McLean to defy judge's order for psychiatric tests

May 28, 1994|By JoAnna Daemmrich and Jay Apperson | JoAnna Daemmrich and Jay Apperson,Sun Staff Writers

A defense lawyer for indicted Baltimore Comptroller Jacqueline F. McLean told a judge yesterday that she would advise her hospitalized client to defy a court order to undergo an independent psychiatric evaluation.

Mrs. McLean, whose political career unraveled amid charges of theft and misconduct in office, has been despondent and under psychiatric care for the past four months.

"We believe this is a fishing expedition to get into her private and personal medical records," attorney, M. Cristina Gutierrez, said after a closed-door court hearing.

Baltimore Circuit Judge Joseph P. McCurdy Jr. emerged from the hearing in his chambers and granted a request from the state prosecutor to have a court psychiatrist determine whether the comptroller is competent to stand trial.

In a matter-of-fact voice, Ms. Gutierrez told the judge that she would advise her client to ignore his order.

She gave no reasons beyond saying that Mrs. McLean is undergoing therapy and drug treatment for severe depression. She noted that it was Maryland's special prosecutor, not Ms. Gutierrez, who raised the issue of whether the comptroller was psychologically able to face trial.

"Well, that's up to her," said State Prosecutor Stephen Montanarelli. "That's a court order."

Citing the comptroller's continued psychiatric hospitalization and risk of suicide, Ms. Gutierrez had asked for at least a three-month delay of her June 8 trial.

Judge McCurdy said yesterday that he would not decide on the postponement until after he receives the results of the psychiatric evaluation. He ordered that a thorough examination by the court medical office be completed within seven days. Ms. Gutierrez said she does not believe that her client will be found in contempt of court because her Fifth Amendment right to remain silent would outweigh the judge's decision.

The comptroller went on an indefinite leave of absence in December amid allegations that she stole more than $25,000 from the city coffers by sending checks to a phantom consultant and nonexistent women's organization.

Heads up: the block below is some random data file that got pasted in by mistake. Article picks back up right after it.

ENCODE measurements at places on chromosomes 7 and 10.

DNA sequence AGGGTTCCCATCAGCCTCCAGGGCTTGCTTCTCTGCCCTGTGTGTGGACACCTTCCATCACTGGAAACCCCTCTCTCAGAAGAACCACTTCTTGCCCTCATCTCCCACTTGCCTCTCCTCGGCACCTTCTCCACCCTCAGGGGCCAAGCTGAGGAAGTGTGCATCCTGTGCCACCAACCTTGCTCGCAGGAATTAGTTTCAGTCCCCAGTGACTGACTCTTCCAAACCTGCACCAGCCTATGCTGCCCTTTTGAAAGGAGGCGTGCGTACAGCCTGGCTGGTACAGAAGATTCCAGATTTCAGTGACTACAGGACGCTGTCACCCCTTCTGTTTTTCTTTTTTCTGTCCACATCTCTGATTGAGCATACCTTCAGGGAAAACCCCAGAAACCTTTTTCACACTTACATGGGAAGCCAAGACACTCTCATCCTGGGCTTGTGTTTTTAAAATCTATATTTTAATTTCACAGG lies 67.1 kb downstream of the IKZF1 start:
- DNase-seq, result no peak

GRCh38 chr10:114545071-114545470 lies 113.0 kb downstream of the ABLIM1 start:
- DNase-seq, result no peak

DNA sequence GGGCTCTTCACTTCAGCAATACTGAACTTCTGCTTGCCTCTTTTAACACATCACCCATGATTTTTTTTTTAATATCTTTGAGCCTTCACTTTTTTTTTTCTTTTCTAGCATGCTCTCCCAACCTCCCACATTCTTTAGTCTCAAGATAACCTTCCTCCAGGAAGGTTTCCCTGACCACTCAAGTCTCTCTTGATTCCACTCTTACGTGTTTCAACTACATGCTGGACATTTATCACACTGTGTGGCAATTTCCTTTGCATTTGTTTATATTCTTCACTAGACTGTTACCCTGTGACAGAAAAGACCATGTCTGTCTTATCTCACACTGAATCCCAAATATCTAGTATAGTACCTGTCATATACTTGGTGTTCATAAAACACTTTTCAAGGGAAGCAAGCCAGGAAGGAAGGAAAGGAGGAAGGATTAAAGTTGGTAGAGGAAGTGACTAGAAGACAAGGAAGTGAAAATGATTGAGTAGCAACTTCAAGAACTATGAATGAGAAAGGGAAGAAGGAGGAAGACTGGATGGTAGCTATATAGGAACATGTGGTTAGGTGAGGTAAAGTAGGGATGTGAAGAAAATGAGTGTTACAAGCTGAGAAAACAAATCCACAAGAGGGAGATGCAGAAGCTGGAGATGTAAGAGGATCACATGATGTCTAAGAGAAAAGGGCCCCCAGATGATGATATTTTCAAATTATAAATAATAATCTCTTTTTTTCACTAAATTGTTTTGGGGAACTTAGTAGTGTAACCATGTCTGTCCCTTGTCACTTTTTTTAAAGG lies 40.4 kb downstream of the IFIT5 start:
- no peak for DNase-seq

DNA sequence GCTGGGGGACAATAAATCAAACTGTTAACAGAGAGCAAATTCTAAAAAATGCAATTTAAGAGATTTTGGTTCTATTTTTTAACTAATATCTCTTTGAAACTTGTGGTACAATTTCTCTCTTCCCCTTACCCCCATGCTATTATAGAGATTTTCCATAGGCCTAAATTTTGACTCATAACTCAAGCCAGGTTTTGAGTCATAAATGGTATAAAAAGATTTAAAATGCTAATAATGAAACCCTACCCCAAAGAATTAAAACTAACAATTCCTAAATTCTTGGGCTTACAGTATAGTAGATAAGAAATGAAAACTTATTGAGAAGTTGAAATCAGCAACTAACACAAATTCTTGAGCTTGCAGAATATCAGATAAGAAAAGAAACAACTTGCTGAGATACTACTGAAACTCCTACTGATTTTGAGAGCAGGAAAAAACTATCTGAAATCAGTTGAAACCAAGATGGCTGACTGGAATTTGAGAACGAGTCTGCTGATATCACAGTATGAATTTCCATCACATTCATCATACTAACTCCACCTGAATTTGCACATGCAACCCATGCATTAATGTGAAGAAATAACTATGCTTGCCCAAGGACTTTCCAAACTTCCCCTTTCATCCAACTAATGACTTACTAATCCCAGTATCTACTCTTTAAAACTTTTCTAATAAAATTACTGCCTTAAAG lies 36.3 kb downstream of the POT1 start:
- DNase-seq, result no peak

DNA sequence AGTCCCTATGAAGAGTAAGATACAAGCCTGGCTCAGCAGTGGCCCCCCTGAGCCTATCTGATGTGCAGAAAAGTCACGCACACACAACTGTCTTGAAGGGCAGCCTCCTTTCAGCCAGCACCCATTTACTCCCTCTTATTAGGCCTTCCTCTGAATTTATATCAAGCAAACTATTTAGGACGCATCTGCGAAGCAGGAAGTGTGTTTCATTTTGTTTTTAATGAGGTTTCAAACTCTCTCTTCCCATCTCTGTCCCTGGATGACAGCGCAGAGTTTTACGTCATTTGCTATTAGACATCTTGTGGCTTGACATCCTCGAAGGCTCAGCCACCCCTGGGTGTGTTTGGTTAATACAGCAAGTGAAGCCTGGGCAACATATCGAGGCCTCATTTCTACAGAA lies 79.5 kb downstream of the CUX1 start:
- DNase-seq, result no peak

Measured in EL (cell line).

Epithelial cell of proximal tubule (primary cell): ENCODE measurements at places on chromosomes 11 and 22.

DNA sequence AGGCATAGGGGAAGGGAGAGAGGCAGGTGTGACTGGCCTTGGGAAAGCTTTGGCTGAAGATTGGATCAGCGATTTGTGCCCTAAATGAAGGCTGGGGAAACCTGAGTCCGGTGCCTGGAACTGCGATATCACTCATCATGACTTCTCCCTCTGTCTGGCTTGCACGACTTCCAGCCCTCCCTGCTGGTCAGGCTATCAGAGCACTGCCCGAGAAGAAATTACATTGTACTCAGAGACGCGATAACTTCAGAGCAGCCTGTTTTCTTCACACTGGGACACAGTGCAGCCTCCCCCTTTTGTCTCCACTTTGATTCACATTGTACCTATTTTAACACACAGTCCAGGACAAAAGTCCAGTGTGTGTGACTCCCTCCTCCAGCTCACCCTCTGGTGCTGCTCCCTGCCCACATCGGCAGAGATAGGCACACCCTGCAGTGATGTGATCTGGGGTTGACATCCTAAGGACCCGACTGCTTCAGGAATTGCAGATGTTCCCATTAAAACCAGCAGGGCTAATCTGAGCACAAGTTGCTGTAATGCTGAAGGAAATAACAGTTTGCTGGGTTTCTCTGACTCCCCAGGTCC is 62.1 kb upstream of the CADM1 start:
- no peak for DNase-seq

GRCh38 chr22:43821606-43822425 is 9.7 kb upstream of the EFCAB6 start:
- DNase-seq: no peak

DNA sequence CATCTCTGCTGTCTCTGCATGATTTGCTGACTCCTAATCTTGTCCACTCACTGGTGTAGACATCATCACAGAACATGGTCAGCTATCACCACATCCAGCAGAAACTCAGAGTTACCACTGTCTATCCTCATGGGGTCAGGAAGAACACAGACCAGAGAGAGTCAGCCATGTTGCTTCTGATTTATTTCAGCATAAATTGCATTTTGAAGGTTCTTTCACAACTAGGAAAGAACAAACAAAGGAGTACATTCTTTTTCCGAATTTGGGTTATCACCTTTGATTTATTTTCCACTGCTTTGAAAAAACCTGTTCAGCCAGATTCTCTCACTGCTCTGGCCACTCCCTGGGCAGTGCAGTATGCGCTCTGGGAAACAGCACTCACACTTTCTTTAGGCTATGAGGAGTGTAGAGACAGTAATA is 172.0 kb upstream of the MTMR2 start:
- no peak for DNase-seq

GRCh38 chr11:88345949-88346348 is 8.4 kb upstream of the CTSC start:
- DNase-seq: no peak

She also is accused of trying to arrange a $1 million city lease of the former Federal Hill headquarters of her travel agency. Her $53,000 annual salary is being held in escrow.

Mrs. McLean's psychiatrist, Dr. Dennis Kutzer, has said she suffers from chronic depression that worsened under the strain of the criminal investigation.

In January, Mrs. McLean, 50, was admitted to Sheppard and Enoch Pratt Hospital. She spent much of the winter in the private mental health institution while a city grand jury considered the case against her.

On the night of April 14, two months after she was indicted on jTC misconduct and theft charges, Mrs. McLean attempted suicide with a near-fatal overdose of prescription pills and alcohol. She was taken to Union Memorial Hospital and then returned to Sheppard Pratt.

Ms. Gutierrez said yesterday that she requested a trial postponement until after Sept. 1 because the comptroller's doctors have prescribed a long-term treatment of anti-depressants.

"Our position and Dr. Kutzer's position is that she is still regarded as highly suicidal," the lawyer said.

Over the objections of the state prosecutor and an attorney for The Sun, Judge McCurdy closed the hearing on appointing a court psychiatrist to examine Mrs. McLean. He also granted Ms. Gutierrez's request to keep all medical records and related documents sealed.

Mrs. McLean's lawyer argued that without the consent of her client, the public should not be given access to the comptroller's health records. The "personal and privileged information," she said, is shielded by Maryland law. Mr. Montanarelli said the comptroller's fragile emotional state already has been made public by her attorneys.

He and Mary R. Craig, the attorney representing The Sun, noted that there have been many references to Mrs. McLean's depression in newspaper articles. They argued that the court must find that "no reasonable alternative short of closure is available."

Judge McCurdy said he was keeping the hearing private because the issue of competency had been raised by the state prosecutor, not the defendant. He expressed concern about otherwise prejudicing the case against Mrs. McLean.

Ms. Craig said the freedom of public access to court hearings is protected under the First Amendment and the state cannot simply close proceedings because they contain medical information. She called the move "an extraordinary event" and said the newspaper would consider filing an appeal.

"We think the hearing should have been open because now, no matter what the judge decides to do, the public will have no way of evaluating whether the judge's decision was fair," she said later. "It seems to us to be particularly troublesome when an elected official has been charged with the misuse of public funds."

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